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The essential nature of the ubiquitous 26-kilobase circular replicon of Borrelia burgdorferi.

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Abstract

The genome of the type strain (B31) of Borrelia burgdorferi, the causative agent of
Lyme disease, is composed of 12 linear and 9 circular plasmids and a linear chromosome. Plasmid content can vary among strains, but one 26-kb circular plasmid (cp26) is always present. The ubiquitous nature of cp26 suggests that it provides functions required for bacterial viability. We tested this hypothesis by attempting to selectively displace cp26 with an incompatible but replication-proficient vector, pBSV26. While pBSV26 transformants contained this incompatible vector, the vector coexisted with cp26, which is consistent with the hypothesis that cp26 carries essential genes. Several cp26 genes with ascribed or predicted functions may be essential. These include the BBB29 gene, which has sequence homology to a gene encoding a glucose-specific phosphotransferase system component, and the resT gene, which encodes a telomere resolvase involved in resolution of the replicated telomeres of the linear chromosome and plasmids. The BBB29 gene was successfully inactivated by allelic exchange, but attempted inactivation of resT resulted in merodiploid transformants, suggesting that resT is required for B. burgdorferi growth. To determine if resT is the only cp26 gene essential for growth, we introduced resT into B. burgdorferi on pBSV26. This did not result in displacement of cp26, suggesting that additional cp26 genes encode vital functions. We concluded that B. burgdorferi plasmid cp26 encodes functions critical for survival and thus shares some features with the chromosome.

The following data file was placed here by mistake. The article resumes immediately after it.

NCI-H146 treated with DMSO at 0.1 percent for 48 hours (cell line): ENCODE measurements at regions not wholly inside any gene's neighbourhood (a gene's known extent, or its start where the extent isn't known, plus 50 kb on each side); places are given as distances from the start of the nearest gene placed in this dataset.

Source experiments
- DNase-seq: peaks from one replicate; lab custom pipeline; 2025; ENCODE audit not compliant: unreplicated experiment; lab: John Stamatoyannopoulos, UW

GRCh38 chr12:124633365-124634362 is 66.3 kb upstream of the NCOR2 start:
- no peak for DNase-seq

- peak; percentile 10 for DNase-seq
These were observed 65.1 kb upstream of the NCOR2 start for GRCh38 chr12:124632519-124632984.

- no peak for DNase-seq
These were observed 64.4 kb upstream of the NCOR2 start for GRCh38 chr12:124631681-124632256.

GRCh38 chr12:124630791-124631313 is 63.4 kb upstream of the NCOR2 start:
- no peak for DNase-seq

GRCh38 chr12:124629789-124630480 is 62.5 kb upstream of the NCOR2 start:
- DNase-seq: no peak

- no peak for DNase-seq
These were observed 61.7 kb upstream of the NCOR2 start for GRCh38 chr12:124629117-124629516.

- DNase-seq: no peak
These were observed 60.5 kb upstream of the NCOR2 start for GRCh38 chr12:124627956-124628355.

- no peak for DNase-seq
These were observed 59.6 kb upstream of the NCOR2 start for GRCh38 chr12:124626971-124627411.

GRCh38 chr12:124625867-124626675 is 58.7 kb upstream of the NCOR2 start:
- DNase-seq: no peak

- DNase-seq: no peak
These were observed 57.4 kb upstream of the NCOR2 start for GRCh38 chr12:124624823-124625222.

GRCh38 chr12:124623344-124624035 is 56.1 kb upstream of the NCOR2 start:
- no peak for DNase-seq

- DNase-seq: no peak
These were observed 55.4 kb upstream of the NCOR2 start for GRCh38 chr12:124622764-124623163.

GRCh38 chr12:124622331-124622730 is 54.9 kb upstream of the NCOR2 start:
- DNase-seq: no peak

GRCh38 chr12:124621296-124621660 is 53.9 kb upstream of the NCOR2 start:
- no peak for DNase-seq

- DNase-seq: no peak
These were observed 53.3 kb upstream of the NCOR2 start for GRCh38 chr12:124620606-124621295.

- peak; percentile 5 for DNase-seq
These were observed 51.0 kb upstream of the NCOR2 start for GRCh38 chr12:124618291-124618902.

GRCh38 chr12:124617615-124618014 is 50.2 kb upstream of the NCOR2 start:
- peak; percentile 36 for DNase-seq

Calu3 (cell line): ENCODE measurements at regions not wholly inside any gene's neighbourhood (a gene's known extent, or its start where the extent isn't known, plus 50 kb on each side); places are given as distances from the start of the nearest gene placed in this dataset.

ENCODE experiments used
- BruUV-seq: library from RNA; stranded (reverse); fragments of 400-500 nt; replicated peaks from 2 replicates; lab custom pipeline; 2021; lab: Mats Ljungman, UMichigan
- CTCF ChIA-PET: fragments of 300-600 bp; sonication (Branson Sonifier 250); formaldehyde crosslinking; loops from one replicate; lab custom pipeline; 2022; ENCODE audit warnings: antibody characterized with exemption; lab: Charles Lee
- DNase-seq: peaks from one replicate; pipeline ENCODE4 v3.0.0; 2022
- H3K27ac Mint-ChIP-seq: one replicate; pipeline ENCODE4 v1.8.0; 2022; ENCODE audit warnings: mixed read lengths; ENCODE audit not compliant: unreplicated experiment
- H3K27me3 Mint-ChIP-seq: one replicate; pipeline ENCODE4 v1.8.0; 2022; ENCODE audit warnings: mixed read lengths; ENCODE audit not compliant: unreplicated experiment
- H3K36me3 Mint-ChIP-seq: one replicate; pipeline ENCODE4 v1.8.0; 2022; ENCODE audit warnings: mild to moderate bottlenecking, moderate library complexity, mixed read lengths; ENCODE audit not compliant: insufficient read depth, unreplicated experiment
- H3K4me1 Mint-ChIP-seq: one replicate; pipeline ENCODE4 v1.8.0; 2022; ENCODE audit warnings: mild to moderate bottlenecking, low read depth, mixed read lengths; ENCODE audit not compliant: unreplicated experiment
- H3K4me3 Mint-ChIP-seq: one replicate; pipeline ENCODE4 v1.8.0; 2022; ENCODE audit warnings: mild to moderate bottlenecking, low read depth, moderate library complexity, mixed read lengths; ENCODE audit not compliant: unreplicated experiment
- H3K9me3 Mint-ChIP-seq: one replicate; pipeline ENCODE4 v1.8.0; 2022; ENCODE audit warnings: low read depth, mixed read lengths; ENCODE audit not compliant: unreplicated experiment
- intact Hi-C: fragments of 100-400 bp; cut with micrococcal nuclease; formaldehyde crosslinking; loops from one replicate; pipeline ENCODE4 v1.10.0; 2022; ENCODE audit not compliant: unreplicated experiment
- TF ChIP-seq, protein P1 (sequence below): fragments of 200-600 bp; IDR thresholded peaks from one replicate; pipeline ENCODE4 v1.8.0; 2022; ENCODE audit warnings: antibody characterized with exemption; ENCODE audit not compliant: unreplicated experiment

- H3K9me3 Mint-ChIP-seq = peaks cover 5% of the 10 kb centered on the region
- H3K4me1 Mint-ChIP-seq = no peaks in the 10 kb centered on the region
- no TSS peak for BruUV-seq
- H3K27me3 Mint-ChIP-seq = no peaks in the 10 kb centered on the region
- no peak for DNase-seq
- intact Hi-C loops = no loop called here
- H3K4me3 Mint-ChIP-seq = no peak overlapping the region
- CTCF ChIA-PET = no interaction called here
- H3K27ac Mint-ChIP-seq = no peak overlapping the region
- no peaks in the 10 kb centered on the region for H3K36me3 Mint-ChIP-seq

J Bacteriol. 2004 Jun;186(11):3561-9.

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